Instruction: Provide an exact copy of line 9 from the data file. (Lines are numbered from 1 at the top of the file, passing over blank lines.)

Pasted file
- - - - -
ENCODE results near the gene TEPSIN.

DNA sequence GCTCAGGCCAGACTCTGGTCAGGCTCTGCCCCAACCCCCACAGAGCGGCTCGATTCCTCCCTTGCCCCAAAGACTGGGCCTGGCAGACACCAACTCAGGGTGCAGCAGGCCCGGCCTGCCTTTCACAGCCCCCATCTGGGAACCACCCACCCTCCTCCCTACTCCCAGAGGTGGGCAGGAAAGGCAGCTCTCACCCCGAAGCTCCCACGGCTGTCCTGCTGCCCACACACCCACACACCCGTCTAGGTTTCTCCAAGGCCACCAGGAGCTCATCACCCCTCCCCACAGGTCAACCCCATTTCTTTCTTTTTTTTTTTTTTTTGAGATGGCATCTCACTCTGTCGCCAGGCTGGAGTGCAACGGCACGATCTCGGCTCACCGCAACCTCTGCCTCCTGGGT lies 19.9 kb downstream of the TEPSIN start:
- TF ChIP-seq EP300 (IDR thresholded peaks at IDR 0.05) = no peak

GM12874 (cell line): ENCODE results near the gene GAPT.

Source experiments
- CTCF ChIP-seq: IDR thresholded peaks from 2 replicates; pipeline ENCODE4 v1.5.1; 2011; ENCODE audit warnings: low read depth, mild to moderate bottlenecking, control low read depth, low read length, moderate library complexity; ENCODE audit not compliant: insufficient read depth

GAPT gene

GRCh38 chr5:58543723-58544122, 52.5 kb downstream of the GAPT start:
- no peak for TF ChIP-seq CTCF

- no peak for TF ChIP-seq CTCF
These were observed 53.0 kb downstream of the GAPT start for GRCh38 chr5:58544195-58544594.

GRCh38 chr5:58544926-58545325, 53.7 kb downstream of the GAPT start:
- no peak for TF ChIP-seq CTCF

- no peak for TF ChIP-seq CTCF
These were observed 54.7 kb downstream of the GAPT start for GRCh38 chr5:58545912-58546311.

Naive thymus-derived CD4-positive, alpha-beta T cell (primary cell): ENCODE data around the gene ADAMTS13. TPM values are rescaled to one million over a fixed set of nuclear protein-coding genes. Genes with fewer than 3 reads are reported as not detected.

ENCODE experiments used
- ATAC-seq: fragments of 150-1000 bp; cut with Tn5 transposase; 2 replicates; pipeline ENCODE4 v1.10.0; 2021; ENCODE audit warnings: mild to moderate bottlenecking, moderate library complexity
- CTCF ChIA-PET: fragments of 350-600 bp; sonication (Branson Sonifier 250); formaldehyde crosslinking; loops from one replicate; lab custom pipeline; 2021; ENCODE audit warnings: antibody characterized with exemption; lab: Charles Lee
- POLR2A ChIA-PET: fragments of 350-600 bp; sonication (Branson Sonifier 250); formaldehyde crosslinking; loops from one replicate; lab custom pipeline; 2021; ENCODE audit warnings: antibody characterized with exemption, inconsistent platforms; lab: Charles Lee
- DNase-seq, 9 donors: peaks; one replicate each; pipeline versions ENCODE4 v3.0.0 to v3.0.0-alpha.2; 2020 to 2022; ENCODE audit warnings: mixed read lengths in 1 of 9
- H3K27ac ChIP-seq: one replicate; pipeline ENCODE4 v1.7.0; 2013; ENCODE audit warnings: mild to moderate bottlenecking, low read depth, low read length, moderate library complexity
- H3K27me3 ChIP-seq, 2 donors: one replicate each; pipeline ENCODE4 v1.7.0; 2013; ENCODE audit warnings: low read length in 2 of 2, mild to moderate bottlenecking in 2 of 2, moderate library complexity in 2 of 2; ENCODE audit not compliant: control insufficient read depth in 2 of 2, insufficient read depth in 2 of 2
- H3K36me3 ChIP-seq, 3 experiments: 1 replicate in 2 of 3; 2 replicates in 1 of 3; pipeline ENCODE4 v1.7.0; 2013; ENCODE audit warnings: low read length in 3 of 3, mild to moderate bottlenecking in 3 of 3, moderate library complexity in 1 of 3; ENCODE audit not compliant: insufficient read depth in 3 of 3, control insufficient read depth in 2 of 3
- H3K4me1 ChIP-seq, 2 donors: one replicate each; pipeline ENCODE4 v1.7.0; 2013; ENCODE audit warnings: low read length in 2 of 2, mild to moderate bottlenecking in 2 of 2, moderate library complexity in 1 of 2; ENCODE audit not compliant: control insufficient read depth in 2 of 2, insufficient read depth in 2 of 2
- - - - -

- no peak for TF ChIP-seq CTCF